How can individuals protect themselves financially from the effects of extreme weather—especially when it might be those least able to pay for repairs who are hardest hit?

The devastating floods that swept Tasmania in June 2016 killed several people and caused more than $180 million of damage. 

The flooding was only made more traumatic when there were insurance assessment delays and debates hinging on the difference between damage classified as caused by 'floods' or 'storms' and other complexities. 

"Most homeowners have house and contents insurance, but post-disaster estimates suggest a startling gap between coverage levels and rebuild and replacement costs," Dr Kate Booth said in an opinion article in The Mercury in 2016. Kate is a human geographer and affiliate member of the Institute for the Study of Social Change.

"Insurance is not working well for those in high risk areas who cannot get cover and suffer a dramatic decline in property value as a result."

Some of the issues stem from affordability and trust in insurance policies.

"About 17 per cent of Australians are fully or severely marginalised due to limited finances. With contents insurance costing the average household $344 per year, its purchase and the purchase of house insurance can be overridden by more immediate priorities," Kate said in The Mercury.

"There are also issues with insurers. Recent research indicates people reduce coverage levels because they do not trust insurance companies. They feel uncertainty and anxiety about loss or damage to property through flood or fire. They worry whether insurers will come through for them."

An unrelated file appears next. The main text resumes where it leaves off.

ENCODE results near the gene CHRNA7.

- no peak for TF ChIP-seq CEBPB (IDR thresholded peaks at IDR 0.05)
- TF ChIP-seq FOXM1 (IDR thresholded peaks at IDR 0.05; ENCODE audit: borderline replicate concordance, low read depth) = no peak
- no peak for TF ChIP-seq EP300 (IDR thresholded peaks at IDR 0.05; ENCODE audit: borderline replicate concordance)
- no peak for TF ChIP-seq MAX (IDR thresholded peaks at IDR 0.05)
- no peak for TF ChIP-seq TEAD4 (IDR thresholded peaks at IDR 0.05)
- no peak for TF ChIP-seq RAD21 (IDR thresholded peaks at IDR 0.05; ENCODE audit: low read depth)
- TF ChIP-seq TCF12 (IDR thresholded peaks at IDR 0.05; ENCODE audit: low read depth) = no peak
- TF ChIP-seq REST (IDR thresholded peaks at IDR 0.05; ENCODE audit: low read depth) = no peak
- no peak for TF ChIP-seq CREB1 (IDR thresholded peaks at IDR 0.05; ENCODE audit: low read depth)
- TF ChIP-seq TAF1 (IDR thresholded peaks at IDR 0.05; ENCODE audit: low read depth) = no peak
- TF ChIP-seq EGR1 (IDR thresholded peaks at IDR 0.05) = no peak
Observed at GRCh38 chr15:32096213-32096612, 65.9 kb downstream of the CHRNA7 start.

She argued that planning is an important aspect of climate change adaption, and that some insurers are stepping up.

It's an issue of direct relevance to many affected by extreme weather in Tasmania and Australia more broadly, and one that will continue to evolve in the future.

The effect of popularity

The University is also investigating the effect of Tasmania's booming popularity among visitors as well as those hoping to make the state their new home.

"Tourism will soon make a greater contribution to the Tasmanian economy than agriculture, aquaculture and forestry combined. We think the time for greater public investment in key tourism infrastructure has arrived and we're working with government on infrastructure planning and investment," says the University's Professor Richard Eccleston.

Other issues that the University's geographers have tackled include:

  • Analysing migrant and international student experiences in Tasmania, conducted with the Multicultural Council of Tasmania, and supported by the Tasmanian Government, to inform the Tasmanian Population Strategy.
  • Evaluating the Healthy Families, Thriving Communities program for Neighbourhood Houses Tasmania.
  • Leading a national, collaborative project investigating 'Pathways to Housing Tax Reform' with the aim of developing an evidence-based strategy for breaking the political deadlock afflicting Australian housing tax policy. The project was supported by the Australian Housing and Urban Research Institute.

About the researchers

Dr Kate Booth

Dr Kate Booth is Lecturer in Human Geography (Planning) at the University of Tasmania. She teaches urban planning and design, and regional planning as part of the accredited Master of Planning course. In light of the escalating costs of natural disasters and significant rates of under-insurance, Kate is leading research on how insurance matters (or could matter) in disaster planning and management. Her other research interests include place, and visitor studies.

Professor Richard Eccleston

Richard Eccleston is Professor of Political Science and founding Director of the Institute for the Study of Social Change at the University of Tasmania. He is a specialist in domestic, comparative and international political economy with an emphasis on taxation policy and public finance.

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